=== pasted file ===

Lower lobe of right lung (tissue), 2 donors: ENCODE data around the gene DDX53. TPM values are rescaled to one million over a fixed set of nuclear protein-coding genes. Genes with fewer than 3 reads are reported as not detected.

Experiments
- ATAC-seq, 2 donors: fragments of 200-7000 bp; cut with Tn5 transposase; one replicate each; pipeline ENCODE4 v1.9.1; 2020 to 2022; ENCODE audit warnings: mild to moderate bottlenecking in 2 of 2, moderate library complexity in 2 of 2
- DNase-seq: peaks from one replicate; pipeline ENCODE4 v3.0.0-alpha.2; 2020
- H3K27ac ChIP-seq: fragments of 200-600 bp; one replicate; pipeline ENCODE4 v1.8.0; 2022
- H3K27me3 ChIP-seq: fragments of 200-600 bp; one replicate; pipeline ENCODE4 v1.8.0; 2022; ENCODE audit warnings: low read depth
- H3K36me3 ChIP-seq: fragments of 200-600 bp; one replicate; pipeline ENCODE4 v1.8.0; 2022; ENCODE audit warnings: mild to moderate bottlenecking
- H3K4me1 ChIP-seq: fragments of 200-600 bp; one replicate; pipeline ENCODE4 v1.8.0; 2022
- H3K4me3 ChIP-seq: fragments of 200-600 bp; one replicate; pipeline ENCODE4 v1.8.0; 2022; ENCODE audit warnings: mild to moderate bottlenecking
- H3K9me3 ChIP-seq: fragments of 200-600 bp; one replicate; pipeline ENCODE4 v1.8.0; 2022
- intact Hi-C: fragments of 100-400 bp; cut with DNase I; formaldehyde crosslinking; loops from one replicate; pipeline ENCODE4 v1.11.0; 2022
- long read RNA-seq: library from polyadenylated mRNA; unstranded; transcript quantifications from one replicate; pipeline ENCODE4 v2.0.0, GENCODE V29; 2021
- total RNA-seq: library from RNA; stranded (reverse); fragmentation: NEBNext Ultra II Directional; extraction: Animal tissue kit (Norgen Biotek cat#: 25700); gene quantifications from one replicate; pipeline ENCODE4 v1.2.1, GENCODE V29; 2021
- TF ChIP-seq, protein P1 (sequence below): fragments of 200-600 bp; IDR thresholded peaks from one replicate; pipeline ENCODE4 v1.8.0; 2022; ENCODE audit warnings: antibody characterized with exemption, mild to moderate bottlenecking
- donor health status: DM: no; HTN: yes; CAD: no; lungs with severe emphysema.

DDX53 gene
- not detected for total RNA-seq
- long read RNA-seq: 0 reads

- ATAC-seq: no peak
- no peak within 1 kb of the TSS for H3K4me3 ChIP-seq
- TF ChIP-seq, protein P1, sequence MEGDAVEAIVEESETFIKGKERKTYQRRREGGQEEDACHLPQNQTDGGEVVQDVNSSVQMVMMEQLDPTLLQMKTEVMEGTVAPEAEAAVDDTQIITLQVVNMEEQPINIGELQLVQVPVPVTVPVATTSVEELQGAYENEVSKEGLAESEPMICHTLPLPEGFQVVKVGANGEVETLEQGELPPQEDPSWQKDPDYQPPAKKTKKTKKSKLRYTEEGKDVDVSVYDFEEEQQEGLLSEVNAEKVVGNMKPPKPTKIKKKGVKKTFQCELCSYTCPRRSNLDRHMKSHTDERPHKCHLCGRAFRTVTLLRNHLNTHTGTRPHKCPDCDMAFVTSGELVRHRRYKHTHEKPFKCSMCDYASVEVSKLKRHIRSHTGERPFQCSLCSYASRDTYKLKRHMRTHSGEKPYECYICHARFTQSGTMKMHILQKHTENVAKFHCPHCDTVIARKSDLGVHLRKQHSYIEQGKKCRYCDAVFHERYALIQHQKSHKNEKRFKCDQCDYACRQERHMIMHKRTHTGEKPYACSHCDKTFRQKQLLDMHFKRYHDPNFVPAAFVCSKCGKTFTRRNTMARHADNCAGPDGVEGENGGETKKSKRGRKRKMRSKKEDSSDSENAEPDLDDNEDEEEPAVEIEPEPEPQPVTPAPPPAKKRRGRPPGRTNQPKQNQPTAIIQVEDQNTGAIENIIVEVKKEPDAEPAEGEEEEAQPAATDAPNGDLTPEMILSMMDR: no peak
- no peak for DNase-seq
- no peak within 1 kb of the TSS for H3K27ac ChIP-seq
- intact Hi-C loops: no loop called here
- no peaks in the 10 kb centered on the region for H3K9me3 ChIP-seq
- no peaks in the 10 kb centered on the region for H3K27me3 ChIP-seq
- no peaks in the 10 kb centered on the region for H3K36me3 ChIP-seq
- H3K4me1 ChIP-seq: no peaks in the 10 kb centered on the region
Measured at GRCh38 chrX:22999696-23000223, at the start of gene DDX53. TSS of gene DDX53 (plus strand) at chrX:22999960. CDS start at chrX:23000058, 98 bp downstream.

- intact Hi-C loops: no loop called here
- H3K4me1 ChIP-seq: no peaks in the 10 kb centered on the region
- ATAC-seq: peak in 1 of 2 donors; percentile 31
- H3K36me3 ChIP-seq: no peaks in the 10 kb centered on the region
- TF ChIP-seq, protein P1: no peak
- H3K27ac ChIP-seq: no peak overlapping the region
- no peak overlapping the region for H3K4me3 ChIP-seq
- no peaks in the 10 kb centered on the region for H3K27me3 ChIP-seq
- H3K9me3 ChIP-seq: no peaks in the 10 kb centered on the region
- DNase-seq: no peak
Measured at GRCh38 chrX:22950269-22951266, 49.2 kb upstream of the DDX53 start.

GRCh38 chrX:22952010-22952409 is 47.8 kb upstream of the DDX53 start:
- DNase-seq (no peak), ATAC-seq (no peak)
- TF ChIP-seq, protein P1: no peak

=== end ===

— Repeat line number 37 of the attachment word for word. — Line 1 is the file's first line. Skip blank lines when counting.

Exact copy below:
- no peaks in the 10 kb centered on the region for H3K27me3 ChIP-seq